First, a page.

Alicia Morgans: As you always do, which is so important. And the other thing that I think is so important about the Advanced Prostate Cancer Consensus Conference is that you bring a truly international panel of faculty members together, multidisciplinary panel. And it's so interesting, especially some of the points you just mentioned, that there are such distinct ways that we practice, the ways that the labels are written for these drugs, around the world and we get to hear best practices and considerations from our colleagues who may have very different practice situations. And that's so valuable, as well.

Silke Gillessen: Thank you. And you give me exactly the point that we have also planned a session that is more global to understand how our colleagues treating in Asia, in Africa, in other countries. Because we're always quite centric on the States, Canada, and Europe. But then there's so many other patients around who are in other countries and we know that the number of these patients is growing and sometimes they have much less access. We have a whole session about discussing the global access to treatments. In countries where we have limited resources, what is the really important treatments that we should focus on?

Alicia Morgans: And the other thing that I think is so exciting, you've mentioned a number of advances in the last year or so, and we have more coming because we are expecting more data. We've summited at ASCO, but I think more will be coming at ESMO and maybe even at GU ASCO, before this conference happens. And I think it'll be exciting for us to have conversations. Maybe not all of these will be integrated into the voting and can consensus because you work so hard on putting those questions together to be unambiguous and to be clear. But even the conversations among panel members outside of the voting will be very interesting as we consider these topics.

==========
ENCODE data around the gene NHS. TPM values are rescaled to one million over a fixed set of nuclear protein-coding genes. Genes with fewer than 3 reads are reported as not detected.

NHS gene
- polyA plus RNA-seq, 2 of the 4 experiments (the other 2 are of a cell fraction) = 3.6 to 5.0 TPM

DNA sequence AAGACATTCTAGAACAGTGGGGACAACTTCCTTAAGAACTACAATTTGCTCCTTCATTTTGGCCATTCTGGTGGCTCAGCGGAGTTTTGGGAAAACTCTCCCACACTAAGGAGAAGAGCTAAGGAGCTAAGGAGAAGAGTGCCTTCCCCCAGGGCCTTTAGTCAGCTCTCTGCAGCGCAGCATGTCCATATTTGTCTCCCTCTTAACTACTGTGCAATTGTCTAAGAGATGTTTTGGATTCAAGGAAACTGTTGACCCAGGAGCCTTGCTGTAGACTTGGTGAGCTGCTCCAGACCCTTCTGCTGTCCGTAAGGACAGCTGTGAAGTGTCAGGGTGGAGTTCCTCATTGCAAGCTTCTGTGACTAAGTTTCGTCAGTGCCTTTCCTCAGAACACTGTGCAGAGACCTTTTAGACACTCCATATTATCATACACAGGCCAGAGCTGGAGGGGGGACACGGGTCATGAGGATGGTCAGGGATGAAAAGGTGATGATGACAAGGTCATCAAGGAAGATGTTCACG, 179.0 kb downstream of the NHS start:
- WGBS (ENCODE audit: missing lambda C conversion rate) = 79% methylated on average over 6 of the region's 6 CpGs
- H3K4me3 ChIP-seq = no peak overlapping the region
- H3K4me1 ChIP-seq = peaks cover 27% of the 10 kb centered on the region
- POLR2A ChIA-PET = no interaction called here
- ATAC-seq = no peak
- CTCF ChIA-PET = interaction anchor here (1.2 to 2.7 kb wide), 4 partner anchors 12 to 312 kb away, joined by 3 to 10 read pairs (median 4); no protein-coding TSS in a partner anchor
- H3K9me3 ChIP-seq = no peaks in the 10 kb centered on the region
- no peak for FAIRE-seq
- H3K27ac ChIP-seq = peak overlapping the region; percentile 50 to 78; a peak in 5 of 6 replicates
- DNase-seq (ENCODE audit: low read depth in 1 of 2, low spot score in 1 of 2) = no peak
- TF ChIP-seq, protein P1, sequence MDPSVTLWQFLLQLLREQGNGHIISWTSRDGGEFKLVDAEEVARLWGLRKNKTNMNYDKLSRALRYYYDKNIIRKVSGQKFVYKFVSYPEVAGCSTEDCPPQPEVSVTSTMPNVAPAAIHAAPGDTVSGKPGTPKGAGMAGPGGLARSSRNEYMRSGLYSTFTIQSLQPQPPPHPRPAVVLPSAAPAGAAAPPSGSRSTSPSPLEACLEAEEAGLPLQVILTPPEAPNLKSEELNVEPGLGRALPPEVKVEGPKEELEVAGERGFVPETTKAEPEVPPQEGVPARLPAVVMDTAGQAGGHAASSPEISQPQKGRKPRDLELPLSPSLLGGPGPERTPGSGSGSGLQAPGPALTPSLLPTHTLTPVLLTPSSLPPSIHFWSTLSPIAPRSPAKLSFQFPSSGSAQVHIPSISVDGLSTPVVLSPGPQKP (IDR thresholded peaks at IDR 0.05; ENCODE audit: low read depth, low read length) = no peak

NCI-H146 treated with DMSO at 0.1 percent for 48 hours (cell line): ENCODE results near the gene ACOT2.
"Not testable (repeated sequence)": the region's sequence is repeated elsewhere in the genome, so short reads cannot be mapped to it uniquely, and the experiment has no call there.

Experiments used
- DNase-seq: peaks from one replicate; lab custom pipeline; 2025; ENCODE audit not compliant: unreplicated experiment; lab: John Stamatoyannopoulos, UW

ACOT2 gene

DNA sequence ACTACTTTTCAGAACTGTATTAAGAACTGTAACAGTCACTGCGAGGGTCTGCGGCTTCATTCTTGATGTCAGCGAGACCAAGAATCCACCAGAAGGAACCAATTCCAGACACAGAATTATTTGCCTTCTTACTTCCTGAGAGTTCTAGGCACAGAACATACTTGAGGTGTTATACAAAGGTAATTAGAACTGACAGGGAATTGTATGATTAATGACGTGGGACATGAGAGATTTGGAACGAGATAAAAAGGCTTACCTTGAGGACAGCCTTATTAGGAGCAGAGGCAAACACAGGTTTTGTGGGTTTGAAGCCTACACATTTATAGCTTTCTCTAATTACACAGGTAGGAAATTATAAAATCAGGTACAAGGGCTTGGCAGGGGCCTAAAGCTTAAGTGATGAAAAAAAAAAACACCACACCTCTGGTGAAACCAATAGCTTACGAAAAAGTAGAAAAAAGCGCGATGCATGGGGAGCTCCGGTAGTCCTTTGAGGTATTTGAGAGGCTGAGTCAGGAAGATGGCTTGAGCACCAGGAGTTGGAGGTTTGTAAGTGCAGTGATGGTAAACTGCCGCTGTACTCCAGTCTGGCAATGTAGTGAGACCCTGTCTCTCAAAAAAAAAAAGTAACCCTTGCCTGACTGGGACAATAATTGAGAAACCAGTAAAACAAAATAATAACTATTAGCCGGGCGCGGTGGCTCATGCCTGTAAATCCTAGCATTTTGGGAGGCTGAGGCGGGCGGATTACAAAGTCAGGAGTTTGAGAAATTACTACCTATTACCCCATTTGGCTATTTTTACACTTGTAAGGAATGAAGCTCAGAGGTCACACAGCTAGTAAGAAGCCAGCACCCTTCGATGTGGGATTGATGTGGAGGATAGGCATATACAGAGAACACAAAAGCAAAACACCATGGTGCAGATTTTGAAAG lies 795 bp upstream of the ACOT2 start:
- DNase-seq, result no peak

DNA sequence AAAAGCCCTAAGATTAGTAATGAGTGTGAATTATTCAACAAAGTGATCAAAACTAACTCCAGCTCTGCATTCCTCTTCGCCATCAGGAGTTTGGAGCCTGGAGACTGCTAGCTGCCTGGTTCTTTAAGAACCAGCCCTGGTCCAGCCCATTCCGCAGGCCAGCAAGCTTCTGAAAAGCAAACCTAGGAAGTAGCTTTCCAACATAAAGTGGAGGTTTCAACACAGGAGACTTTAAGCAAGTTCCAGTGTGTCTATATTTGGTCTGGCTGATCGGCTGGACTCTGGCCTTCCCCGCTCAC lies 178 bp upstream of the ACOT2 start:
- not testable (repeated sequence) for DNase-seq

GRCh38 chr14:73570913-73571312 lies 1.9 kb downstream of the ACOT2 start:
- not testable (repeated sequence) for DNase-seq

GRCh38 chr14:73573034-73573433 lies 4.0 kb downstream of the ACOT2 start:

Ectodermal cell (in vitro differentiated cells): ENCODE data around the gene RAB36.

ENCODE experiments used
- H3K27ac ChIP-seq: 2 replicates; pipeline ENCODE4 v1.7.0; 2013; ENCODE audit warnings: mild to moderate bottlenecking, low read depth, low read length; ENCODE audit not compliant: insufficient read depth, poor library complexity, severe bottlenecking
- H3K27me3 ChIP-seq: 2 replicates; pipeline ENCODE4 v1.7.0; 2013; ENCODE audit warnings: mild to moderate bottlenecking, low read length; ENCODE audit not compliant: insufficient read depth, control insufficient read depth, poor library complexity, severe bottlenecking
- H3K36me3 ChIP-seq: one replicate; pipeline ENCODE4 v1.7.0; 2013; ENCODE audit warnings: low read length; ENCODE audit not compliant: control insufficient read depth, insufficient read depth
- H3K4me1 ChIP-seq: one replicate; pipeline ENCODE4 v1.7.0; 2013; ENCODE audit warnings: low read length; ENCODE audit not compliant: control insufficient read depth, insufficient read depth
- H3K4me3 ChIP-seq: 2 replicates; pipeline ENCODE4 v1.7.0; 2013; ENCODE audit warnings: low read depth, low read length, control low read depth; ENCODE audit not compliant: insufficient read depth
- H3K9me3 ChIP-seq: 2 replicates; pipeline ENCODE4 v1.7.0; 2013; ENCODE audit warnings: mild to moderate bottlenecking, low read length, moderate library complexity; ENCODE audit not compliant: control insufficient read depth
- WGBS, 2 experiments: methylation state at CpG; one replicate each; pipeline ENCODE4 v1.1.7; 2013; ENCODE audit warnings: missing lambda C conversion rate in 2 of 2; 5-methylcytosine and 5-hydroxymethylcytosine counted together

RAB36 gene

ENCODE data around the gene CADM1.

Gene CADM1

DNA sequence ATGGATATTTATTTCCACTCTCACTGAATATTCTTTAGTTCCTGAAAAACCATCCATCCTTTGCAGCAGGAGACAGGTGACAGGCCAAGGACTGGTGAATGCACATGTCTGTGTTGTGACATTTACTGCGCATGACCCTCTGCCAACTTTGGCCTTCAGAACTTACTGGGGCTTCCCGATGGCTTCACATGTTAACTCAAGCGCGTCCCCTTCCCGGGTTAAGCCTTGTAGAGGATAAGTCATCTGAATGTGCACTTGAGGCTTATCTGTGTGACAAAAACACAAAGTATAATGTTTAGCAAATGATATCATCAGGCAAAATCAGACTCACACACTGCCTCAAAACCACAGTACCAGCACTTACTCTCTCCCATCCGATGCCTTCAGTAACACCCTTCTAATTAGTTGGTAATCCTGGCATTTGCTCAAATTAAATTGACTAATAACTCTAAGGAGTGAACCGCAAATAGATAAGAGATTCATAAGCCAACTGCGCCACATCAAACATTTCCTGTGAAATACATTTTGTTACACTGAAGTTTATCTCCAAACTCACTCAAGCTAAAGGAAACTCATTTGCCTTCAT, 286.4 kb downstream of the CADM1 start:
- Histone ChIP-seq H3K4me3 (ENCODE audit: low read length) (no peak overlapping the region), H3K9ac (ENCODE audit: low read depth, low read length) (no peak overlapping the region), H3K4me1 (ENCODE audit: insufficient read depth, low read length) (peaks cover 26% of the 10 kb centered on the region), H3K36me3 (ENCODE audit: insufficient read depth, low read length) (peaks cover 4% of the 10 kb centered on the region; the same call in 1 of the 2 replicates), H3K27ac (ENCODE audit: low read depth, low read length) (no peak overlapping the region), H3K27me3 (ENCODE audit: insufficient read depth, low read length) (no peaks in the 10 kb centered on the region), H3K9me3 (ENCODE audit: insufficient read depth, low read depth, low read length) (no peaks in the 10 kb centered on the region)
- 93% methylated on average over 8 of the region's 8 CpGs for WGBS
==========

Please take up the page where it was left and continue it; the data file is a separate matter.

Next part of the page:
Silke Gillessen: To be honest, we choose that date in April so we can really try to integrate all the data that comes at ESMO and ASCO GU, and we obviously also ASCO now, already in the questions. So we have planned to try to be very up-to-date in April with the questions.

Alicia Morgans: The team is phenomenal and you do everything so quickly, even getting a manuscript out very quickly after the conference to make sure that the community, whether they've attended or not, has in writing the consensus information down. And is that the plan again, I would imagine, for 2024?

Silke Gillessen: Yes, of course. We try to be a bit faster than this time. But anyway, yeah, we always try to be fast and we always have it open access so everyone can access the data. That's very important because there are countries as we discussed that have less money, so we are paying for open access. Everyone who wants now to see the results from 2022 can access both papers. We had done this time two papers, one in European Urology and the other in European Journal of Cancer. Everyone can access all the voting results.

Alicia Morgans: If people are interested in attending, how would they do that? And is there going to be a virtual option for people to review online this time? Because the world is changing, we're much more in person again.

Silke Gillessen: That's true. We thought we are going to stay with the hybrid format. That has worked quite well. Because again, there are people, doctors that can't afford the travel, so we will have the hybrid format. We still hope that a lot of people really come because I think the conference is also about networking and discussion and that's always much easier in person. I would really hope that a lot of doctors around the world can come and can take the opportunity to be really participants there.

Alicia Morgans: Thank you so much for going through all of this. Can you remind us one last time of the website?

Silke Gillessen: Website is

Alicia Morgans: We will make sure that we get ourselves there and I hope all of the viewers get themselves there, too. It is a beautiful remastered website, really one that is befitting of such a wonderful event. Thank you so much for your time and expertise today.

Silke Gillessen: Thank you very much. And thank you very much, also, that you are one of our really very, very always there panelists. It's very nice to have you there.